Ned—a surname-less protagonist who first appeared in The Russia House (1989)—runs the Sarratt agent training school for The Circus (a thinly disguised MI6) and invites the retired George Smiley to speak as guest of honor at the commencement. Initially Ned is doubtful the laconic Smiley will accept his offer but the old spy seems quite amenable to offer pearls of wisdom to the prospective graduates.
In The Secret Pilgrim (1990), we finally see Smiley getting some well-deserved respect as a revered elder statesman who is imparting his cloak and dagger expertise to an adoring and insatiable audience. Through the book, John Le Carré uses Smiley’s lecture as a framework to Ned’s own reminisces—where Smiley strolls to and fro like an omnipresent Gandalf the Grey—building up the honor of an otherwise overlooked hero.
Pilgrim opens with Smiley addressing the class, lamenting aspects of The Circus’s past, as Ned looks on:
“If I regret anything at all, it's the way we wasted our time and skills. All the false alleys, and bogus friends, the misapplication of our energies. All the delusions we had about who we were.” He replaced his spectacles and, as I fancied, turned his smile upon myself. And suddenly I felt like one of my own students. It was the sixties again. I was a fledgling spy, and George Smiley—tolerant, patient, clever George—was observing my first attempts at flight.
Le Carré then rewinds the clock’s hands and we glimpse the callow Ned … a newbie operative who almost torpedoes his career before it has hardly started when he mistakes a bodyguard of a diplomat he’s trailing for a terrorist and nearly kills the bloke. His pride was wounded on that particular misadventure but his innocence is soon lost forever when his best friend, and fellow spy, Ben’s entire Berlin network is compromised, and Ben goes into hiding. Enter Smiley who begins tugging the threads, questioning Ned, planting seeds, and generally setting him up as a Judas Goat for The Circus. Ned thinks he’s outsmarted the master spy—covered his trail—only to come up short.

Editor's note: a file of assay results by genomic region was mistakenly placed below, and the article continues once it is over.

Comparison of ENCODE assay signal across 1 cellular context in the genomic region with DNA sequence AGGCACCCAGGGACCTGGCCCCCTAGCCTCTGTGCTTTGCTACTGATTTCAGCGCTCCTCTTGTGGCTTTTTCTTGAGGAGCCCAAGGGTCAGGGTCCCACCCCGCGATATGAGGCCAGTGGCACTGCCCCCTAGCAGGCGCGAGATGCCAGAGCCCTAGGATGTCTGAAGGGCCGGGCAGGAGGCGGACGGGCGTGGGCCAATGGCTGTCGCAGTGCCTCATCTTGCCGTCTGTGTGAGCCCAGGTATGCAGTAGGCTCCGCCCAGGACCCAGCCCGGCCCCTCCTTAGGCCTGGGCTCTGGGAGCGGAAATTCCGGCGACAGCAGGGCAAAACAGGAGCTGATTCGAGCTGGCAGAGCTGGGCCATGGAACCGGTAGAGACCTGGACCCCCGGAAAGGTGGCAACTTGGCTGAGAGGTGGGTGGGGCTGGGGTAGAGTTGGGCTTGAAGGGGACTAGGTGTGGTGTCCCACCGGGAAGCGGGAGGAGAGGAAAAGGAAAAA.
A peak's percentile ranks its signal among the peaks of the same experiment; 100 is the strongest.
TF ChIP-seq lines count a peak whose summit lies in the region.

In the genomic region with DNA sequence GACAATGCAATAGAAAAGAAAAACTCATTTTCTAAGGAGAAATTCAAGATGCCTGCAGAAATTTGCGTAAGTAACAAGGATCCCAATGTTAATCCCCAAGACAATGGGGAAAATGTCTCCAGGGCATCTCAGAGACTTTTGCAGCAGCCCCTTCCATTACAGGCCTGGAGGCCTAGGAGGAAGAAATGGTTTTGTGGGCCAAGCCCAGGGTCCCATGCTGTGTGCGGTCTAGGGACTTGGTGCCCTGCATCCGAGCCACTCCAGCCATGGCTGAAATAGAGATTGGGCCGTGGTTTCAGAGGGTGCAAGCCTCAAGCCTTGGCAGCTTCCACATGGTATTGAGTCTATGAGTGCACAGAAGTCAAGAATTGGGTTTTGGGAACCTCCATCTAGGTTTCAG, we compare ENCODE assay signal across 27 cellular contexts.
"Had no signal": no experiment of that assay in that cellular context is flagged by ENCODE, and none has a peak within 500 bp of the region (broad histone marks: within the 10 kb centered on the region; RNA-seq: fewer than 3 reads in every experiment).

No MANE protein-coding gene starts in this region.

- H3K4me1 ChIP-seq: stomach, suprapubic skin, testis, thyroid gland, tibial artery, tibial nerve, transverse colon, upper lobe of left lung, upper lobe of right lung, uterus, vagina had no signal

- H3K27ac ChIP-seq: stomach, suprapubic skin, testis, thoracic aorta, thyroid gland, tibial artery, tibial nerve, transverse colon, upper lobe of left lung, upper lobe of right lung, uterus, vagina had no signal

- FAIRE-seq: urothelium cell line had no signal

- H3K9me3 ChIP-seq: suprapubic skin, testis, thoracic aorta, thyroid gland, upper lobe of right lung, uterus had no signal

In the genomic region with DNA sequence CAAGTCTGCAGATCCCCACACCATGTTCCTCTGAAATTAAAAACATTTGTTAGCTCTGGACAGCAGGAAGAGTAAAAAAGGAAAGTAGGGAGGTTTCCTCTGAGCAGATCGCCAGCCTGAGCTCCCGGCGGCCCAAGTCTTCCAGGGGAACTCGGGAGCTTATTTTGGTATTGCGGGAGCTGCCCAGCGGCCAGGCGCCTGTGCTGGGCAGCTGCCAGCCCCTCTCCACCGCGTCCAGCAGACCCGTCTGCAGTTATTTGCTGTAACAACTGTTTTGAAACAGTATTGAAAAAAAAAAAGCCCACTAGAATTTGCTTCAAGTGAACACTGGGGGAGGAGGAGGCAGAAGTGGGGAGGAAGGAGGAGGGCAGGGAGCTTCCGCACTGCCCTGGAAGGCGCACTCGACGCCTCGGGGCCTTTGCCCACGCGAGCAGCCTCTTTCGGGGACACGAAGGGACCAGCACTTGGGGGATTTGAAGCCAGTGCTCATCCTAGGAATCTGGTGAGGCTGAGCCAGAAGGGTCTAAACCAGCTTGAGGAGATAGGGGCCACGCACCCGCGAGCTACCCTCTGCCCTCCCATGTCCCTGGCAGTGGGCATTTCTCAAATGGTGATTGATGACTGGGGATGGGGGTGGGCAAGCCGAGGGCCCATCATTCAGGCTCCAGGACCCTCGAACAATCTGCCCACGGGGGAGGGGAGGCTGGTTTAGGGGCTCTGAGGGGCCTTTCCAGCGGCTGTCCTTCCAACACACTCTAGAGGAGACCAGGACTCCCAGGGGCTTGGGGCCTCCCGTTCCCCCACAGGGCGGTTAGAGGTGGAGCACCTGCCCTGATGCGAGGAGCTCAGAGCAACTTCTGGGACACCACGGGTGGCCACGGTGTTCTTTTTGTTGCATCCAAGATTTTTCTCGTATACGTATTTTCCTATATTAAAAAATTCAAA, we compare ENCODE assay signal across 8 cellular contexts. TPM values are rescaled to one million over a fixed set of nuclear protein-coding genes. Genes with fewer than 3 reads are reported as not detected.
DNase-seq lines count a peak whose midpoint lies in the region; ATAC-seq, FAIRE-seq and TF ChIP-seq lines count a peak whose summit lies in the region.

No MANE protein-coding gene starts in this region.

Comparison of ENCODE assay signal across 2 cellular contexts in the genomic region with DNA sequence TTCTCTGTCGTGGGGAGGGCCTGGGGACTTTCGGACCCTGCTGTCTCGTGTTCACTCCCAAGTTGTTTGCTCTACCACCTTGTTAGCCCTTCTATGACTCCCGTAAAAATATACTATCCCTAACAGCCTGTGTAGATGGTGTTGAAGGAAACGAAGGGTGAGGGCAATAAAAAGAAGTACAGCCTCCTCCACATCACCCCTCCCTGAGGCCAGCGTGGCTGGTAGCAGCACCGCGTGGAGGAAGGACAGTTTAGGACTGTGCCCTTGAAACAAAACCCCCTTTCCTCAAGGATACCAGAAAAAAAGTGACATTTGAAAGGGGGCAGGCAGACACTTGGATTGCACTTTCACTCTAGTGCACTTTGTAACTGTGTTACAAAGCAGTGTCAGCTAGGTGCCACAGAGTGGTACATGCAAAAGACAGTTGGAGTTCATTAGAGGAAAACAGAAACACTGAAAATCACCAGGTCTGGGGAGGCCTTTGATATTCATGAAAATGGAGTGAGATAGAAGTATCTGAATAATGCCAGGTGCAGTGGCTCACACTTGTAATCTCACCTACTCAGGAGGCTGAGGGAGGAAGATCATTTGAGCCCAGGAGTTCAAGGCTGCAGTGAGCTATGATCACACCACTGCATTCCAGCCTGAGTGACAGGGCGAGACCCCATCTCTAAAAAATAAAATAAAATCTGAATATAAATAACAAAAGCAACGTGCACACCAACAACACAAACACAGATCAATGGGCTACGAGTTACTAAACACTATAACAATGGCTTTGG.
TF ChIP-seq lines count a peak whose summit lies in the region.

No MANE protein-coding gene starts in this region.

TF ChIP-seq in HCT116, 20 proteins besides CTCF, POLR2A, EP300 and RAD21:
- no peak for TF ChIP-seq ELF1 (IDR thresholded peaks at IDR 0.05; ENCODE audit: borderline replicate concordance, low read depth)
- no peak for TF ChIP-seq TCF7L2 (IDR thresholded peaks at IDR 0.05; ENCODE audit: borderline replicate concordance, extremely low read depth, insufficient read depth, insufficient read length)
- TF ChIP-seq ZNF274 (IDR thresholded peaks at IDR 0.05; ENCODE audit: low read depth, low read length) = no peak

… [A]nd then Smiley appeared in the other doorway, wearing the apologetic air that frequently accompanied his most ruthless acts. And I recognised with no particular surprise that I had done everything he had wanted me to do. I had put myself in Ben’s position and led them to my friend.
Regardless George Smiley and The Circus see promising qualities in Ned, keeping him employed, where he toils at various assignments, slowly rising to the top. As The Secret Pilgrim continues to interlace Smiley’s speech with Ned’s memoirs we encounter many other players from past Le Carré novels, including dashing Toby Esterhase, traitorous Bill Haydon, and loyal Peter Guillam. This fan was downright entertained by the final bows of these characters and seeing a few of their stories being told from different angles.
Enjoyment aside, the author’s solemn, main message is how the West spent far too much time propping up sullied regimes, following the almighty oil dollars, and, in the end, losing their souls to twisted ideals. It’s difficult to overstate this eight-book series importance in demystifying the public’s love affair with the romantic, glamourous notion of espionage. And Le Carré is just as tough on Capitalism as he is on the vanquished Communism. “Sometimes I think the most vulgar thing about the Cold War,” Smiley lectures, “was the way we learned to gobble up our own propaganda.”
The Secret Pilgrim is George Smiley’s swan song, a fitting cap to the British intelligence officer’s celebrated career.
Read all of Edward A. Grainger's posts for Criminal Element.